29 JANUARY 2003

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PM makes strong case for cross-cultural dialogue

Matthew Vella from Strasbourg

Greeted by Parliamentary President Peter Schneider as "a presence signifying Malta’s excellent relationship with the Council of Europe", Prime Minister Eddie Fenech Adami took to the podium to advance the need of the Council’s dynamic forum for EU and non-EU countries to seek better understanding with each other.

Defining the island’s case for EU membership as being inspired by "deep-rooted historical and economic factors", Dr Fenech Adami described membership as a "natural continuation, not a radical shift" from Malta’s ongoing relationship with the EU:

"Indeed, it will enhance our commitment to those ideals, such as human rights, democracy and rule of law, that we have consistently sought to strengthen and uphold, and that have long inspired our participation in this Council."

In the light of Malta’s bid for EU membership, the Prime Minister assured members present that this would in no way carry any abdication from its commitment to the Council of Europe:

"We intend to continue our contribution to the political construction of what has now come to be known as ‘Greater Europe’, the Europe of 44 states, as distinct from the Europe of the 15 Member States, who may well increase to 25 next year."

It was the Prime Minister’s emphasis for stronger cross-cultural dialogue that formed the core of his address, stressing the need for better cooperation between the EU and the CoE to form a "peaceful and progressive system of world governance."

"Both the EU and the Council of Europe ultimately exist to promote a form of globalisation that is free from any threat to the different and evolving identity of any nation. It is therefore, one of our most immediate tasks to ensure that political dialogue between the council members who are also members of the Union, and those who are not, takes place, in our effort to make a coherent joint contribution to the genesis of universal human solidarity.

"The Council of Europe is the ideal if not the unique context within which such a strategy needs to be worked out."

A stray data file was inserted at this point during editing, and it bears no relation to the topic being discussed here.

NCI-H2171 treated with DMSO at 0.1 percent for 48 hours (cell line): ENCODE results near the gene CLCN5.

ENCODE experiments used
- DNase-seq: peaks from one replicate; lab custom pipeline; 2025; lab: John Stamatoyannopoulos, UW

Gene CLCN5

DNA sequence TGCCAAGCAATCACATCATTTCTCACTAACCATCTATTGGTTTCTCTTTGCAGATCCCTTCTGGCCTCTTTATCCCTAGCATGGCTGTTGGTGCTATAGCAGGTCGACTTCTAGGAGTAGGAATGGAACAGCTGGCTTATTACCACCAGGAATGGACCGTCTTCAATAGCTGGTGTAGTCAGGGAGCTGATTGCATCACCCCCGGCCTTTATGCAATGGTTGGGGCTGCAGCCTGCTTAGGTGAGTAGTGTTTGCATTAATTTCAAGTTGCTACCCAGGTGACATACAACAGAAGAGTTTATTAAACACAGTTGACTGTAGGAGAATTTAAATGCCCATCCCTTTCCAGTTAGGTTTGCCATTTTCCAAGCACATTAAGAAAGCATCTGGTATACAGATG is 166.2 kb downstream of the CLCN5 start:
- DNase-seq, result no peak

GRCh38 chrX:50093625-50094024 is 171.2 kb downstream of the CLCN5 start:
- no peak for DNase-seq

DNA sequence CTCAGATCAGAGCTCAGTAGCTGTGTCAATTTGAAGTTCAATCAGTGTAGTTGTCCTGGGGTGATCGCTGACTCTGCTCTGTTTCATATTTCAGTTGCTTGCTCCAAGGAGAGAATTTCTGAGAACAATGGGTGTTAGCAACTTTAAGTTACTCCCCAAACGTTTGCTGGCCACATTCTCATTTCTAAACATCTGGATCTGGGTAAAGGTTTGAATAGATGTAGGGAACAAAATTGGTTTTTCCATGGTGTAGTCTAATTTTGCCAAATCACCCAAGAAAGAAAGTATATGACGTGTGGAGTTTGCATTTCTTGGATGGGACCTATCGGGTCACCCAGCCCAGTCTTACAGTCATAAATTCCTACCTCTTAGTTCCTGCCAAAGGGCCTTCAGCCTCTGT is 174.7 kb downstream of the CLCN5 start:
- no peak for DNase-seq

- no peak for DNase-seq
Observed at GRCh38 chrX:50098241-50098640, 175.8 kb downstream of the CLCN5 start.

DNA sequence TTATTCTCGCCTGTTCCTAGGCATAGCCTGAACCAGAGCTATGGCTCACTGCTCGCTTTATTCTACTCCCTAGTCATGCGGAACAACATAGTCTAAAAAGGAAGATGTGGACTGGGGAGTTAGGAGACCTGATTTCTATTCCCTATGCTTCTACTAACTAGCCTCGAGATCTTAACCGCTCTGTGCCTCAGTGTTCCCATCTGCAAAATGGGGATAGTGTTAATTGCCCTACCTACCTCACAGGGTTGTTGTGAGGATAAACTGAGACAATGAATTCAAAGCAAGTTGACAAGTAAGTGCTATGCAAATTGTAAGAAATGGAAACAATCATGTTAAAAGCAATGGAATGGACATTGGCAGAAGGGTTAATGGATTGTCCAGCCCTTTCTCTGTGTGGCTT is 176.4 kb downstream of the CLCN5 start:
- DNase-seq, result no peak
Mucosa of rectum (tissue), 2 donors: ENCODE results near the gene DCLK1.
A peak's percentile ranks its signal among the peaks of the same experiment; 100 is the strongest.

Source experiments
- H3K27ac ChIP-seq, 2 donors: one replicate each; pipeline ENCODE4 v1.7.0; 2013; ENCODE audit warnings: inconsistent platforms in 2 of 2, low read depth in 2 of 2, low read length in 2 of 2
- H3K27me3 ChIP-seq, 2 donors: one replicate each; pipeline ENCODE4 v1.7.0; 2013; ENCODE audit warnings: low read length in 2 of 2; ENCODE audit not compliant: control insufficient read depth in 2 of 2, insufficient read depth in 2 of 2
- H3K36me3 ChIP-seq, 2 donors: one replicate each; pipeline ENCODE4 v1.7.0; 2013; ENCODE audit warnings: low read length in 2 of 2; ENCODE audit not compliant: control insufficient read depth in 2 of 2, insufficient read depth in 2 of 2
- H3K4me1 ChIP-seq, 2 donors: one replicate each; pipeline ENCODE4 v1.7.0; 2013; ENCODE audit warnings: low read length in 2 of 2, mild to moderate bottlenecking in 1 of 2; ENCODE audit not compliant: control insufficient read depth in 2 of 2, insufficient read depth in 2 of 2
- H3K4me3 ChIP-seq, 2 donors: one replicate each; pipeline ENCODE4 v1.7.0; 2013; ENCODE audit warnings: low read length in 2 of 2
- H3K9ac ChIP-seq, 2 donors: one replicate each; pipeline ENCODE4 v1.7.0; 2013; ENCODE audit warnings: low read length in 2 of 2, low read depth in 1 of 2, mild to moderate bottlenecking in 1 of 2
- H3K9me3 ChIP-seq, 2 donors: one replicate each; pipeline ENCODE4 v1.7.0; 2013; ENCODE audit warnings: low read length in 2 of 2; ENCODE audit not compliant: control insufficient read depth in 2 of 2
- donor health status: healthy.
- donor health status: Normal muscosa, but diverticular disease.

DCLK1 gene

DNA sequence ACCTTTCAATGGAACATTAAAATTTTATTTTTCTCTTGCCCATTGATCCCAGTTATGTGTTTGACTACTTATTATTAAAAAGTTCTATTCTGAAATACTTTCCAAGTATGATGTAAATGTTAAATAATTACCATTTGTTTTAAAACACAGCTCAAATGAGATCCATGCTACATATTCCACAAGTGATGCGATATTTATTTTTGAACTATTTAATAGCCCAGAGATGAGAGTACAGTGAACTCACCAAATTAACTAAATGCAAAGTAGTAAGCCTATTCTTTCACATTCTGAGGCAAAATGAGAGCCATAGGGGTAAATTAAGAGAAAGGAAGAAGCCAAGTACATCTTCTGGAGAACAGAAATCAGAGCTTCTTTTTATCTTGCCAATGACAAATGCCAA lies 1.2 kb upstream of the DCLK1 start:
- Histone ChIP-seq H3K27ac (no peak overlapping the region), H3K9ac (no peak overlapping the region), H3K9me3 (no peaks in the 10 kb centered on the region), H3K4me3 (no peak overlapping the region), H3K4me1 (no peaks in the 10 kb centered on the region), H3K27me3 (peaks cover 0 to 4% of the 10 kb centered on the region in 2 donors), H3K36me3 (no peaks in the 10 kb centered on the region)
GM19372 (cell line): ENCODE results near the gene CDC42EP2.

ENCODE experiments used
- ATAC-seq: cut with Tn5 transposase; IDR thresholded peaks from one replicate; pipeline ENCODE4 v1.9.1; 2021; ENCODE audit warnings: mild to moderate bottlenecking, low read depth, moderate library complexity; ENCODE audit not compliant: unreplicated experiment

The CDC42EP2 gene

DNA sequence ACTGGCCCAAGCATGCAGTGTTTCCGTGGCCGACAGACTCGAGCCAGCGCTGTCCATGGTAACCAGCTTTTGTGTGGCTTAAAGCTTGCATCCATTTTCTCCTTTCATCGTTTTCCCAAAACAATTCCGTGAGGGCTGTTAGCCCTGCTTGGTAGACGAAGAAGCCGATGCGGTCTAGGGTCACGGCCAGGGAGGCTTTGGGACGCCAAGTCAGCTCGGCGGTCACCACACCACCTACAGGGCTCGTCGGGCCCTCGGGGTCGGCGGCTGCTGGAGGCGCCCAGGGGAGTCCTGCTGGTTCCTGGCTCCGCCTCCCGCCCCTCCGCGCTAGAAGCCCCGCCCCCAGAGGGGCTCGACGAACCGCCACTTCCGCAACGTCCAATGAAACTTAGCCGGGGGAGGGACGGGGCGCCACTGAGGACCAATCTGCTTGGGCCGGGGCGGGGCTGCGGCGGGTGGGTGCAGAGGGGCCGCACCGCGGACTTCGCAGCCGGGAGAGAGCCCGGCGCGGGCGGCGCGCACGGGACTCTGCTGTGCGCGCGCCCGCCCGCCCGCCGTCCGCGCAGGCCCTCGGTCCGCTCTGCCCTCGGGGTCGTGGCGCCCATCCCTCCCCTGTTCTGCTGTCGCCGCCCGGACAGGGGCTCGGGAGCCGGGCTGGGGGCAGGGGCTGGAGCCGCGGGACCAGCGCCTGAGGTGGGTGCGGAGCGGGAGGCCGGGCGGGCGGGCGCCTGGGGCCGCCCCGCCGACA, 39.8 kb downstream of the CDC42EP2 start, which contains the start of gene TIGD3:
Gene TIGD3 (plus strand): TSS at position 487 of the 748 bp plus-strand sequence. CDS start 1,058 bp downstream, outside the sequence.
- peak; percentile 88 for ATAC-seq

Dr Fenech Adami also brought to the attention of the Assembly the fact that the Working Group on the External Relations of the Union had neglected any reference to culture at all in their recommendations submitted at the Convention.

Describing such omission as "paradoxical", Prime Minister Fenech Adami stressed the need to promote cross-cultural dialogue as one of the most urgent needs in the present world context:

"It is not only central to warding off war and terrorism, but also to the development of the poly-faceted knowledge society that has become the ideal of our leading economists… cultural exchanges have soared to the top of our priority list, particularly since in today’s economic reality, knowledge is widely recognised as a fundamental resource for sustaining growth."

Dr Fenech Adami emphasised the need for more collaboration between the Council and the European Union to promote multicultural and inter-religious dialogue.

Taking questions from the assembly, Dr Fenech Adami also said the CoE was instrumental in strengthening cooperation with states beyond European shores:

"Malta is geographically placed in an excellent position to bridge the two sides of the Mediterranean, and the work of the Council itself to strengthen cooperation with North African countries is leading in the right direction."

In reply to questions about how Malta’s foreign policy would be promoting democracy and the rule of law in Libya, Dr Fenech Adami affirmed Malta’s explicit avowal of such beliefs, not only in regard to Libya but also with other countries, not least due to its position as the southernmost tip of Europe. A good working relationship with Libya had been maintained over the years, Dr Fenech Adami said, and would be strengthened through the pursuit of objective and continued dialogue.

Dr Fenech Adami also appeared to make a strong case for having a wide perspective of European identity, despite its very Christian roots. Hinting at future talks between the EU and Turkey, Dr Fenech Adami said a narrow view of European identity should not be taken in the light of the Council’s and the Union’s continued respect of multiculturalism.



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Editor: Saviour Balzan
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